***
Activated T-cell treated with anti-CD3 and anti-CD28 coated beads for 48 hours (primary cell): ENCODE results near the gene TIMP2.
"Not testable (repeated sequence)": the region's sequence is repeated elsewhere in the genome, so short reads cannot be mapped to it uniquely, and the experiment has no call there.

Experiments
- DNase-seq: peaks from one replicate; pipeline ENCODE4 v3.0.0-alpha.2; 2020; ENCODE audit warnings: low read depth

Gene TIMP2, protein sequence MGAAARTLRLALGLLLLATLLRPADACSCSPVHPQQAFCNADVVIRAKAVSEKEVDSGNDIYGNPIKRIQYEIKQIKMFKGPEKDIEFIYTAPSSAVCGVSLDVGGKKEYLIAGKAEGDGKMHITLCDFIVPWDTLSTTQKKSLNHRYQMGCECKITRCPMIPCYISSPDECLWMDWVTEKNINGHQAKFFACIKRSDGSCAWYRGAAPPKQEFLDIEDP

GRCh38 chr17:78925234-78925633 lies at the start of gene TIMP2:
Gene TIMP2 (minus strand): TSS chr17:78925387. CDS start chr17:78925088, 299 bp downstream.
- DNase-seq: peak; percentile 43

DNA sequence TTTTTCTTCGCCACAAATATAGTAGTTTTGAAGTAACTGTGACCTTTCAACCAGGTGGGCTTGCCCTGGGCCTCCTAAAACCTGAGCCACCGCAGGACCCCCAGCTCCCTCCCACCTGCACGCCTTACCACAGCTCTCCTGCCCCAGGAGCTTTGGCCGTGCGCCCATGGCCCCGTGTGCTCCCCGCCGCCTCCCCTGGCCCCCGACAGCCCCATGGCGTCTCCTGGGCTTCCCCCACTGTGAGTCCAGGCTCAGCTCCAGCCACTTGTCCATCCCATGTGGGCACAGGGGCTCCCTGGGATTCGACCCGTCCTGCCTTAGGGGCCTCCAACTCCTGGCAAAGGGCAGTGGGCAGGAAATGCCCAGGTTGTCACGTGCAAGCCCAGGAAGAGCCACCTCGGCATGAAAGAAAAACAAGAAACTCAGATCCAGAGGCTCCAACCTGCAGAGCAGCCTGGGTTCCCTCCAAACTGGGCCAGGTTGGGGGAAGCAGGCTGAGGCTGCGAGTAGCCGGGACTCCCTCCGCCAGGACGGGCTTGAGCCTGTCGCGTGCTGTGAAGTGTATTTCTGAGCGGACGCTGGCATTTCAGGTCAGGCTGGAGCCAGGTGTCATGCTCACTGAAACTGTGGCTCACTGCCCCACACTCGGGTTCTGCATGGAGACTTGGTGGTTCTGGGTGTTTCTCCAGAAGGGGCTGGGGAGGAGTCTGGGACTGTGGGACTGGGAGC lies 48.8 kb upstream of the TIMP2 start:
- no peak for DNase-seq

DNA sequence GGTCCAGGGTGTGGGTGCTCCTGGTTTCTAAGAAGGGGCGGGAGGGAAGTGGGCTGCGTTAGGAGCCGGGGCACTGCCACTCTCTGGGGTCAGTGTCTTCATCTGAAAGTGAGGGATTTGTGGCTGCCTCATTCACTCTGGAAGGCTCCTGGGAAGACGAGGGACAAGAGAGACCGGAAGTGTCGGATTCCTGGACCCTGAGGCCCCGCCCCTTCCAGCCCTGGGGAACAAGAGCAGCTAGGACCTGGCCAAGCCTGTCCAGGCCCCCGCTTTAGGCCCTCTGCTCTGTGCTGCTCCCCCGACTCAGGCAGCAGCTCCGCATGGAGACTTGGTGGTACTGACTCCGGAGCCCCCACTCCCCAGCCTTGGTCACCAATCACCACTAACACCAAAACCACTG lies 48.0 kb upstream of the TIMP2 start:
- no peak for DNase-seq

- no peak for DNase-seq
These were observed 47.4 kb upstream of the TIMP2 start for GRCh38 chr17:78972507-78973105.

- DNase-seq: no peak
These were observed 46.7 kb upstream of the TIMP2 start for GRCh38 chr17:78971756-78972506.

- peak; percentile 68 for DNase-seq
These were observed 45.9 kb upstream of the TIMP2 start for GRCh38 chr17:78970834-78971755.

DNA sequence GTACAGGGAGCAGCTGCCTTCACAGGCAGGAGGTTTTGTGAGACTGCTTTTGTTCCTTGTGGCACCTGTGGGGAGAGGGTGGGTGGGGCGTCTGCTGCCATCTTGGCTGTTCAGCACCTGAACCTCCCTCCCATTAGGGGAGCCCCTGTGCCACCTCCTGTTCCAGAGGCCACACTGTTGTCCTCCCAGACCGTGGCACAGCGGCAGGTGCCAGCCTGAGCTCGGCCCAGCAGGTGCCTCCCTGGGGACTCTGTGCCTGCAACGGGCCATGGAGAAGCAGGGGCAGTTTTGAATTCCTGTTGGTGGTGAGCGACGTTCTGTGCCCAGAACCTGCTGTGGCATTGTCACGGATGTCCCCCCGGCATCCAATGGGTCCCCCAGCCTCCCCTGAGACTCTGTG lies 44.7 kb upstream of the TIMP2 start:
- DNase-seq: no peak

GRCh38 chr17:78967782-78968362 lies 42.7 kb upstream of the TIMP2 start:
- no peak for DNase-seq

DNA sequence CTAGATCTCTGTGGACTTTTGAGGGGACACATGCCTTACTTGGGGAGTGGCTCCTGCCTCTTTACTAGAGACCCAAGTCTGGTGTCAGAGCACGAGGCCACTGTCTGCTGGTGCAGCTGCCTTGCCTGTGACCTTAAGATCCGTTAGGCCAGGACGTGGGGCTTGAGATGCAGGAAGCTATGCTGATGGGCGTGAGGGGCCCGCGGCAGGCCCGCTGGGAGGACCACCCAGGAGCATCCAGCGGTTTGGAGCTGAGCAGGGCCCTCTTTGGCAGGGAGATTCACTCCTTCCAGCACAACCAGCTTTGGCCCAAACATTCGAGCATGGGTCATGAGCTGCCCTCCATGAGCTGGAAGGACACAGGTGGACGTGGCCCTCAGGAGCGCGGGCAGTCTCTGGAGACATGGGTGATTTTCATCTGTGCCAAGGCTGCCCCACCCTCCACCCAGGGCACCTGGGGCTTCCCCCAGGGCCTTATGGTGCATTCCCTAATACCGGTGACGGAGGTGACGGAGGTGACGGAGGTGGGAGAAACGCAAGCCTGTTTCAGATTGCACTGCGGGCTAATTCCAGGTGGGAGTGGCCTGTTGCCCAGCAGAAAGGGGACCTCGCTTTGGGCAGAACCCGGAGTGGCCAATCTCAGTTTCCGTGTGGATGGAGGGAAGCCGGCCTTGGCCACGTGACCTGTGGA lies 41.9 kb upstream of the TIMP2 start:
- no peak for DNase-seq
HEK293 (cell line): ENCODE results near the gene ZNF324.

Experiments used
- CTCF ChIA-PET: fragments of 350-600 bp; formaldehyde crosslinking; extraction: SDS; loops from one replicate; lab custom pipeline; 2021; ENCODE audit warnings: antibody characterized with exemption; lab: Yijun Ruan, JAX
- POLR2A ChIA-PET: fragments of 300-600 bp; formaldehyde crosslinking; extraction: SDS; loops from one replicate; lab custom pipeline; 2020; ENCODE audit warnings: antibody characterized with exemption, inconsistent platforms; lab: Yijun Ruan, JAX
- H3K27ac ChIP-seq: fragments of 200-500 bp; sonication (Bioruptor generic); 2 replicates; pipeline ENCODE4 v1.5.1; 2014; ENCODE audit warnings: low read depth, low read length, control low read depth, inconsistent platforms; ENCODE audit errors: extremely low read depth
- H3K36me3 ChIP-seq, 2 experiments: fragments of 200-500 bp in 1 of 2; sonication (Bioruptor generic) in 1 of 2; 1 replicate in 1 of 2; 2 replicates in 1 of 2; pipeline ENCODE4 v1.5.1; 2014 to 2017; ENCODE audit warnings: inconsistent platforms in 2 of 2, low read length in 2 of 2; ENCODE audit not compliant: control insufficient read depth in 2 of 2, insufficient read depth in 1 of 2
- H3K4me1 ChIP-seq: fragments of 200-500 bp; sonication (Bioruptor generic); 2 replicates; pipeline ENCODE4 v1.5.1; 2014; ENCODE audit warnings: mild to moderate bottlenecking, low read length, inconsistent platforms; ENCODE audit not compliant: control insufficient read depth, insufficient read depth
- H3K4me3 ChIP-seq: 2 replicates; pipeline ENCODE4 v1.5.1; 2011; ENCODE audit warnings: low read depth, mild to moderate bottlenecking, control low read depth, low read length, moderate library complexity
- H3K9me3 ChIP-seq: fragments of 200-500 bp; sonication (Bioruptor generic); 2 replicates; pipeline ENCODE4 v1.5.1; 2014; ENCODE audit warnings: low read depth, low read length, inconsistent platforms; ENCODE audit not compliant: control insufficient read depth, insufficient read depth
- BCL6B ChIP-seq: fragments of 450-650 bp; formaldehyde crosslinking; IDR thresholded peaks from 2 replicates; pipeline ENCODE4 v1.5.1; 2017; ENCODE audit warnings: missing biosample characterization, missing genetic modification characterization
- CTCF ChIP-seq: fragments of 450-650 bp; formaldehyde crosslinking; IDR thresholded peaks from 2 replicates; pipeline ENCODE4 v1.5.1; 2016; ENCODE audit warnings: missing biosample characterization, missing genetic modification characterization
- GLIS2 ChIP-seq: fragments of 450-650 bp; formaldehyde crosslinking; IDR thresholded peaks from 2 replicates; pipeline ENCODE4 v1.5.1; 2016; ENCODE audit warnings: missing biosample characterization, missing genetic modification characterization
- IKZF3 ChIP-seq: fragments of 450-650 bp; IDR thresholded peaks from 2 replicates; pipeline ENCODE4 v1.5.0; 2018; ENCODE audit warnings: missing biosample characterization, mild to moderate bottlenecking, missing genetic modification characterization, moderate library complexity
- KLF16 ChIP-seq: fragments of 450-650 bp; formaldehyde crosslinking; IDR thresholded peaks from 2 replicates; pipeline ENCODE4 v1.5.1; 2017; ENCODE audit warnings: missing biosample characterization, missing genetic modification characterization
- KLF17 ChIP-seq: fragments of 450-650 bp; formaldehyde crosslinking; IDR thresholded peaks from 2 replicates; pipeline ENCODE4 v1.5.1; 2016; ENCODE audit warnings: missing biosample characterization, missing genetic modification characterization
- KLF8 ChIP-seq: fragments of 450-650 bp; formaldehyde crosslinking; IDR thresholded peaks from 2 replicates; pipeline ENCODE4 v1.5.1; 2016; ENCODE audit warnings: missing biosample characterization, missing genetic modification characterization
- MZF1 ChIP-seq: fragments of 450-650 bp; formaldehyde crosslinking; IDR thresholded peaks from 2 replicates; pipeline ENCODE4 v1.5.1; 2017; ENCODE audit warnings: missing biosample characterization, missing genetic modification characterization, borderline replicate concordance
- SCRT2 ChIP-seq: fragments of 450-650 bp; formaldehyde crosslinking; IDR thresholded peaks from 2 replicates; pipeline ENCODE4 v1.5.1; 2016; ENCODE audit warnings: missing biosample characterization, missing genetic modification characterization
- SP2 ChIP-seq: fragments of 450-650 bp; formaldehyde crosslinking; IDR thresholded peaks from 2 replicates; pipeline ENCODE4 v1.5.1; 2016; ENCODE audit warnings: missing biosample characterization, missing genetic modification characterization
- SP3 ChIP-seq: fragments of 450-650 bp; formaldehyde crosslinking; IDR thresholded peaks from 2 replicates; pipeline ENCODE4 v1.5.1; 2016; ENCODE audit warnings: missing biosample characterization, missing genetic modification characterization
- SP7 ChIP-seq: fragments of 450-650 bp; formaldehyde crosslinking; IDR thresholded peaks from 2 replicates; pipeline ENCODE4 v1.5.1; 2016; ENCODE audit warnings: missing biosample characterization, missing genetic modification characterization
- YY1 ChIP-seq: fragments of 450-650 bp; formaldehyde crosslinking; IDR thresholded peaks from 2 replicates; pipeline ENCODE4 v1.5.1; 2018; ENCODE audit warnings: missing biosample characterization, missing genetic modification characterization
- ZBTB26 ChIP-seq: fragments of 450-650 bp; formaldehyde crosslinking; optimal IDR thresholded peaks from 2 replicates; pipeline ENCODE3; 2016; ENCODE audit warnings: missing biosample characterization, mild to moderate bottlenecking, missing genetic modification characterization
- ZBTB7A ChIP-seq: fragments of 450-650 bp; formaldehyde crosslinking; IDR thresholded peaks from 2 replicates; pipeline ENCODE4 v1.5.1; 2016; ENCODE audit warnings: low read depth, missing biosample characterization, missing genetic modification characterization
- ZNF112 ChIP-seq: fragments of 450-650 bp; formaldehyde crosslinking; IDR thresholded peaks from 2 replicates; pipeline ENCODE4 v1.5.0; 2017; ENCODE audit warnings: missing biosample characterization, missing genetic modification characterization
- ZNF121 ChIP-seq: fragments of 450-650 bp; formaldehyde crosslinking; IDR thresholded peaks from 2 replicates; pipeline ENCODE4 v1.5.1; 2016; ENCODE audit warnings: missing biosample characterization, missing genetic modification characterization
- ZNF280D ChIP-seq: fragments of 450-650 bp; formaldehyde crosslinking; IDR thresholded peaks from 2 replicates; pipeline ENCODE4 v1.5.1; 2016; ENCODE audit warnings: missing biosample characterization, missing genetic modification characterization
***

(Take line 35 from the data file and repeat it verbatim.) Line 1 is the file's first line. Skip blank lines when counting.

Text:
- CTCF ChIP-seq: fragments of 450-650 bp; formaldehyde crosslinking; IDR thresholded peaks from 2 replicates; pipeline ENCODE4 v1.5.1; 2016; ENCODE audit warnings: missing biosample characterization, missing genetic modification characterization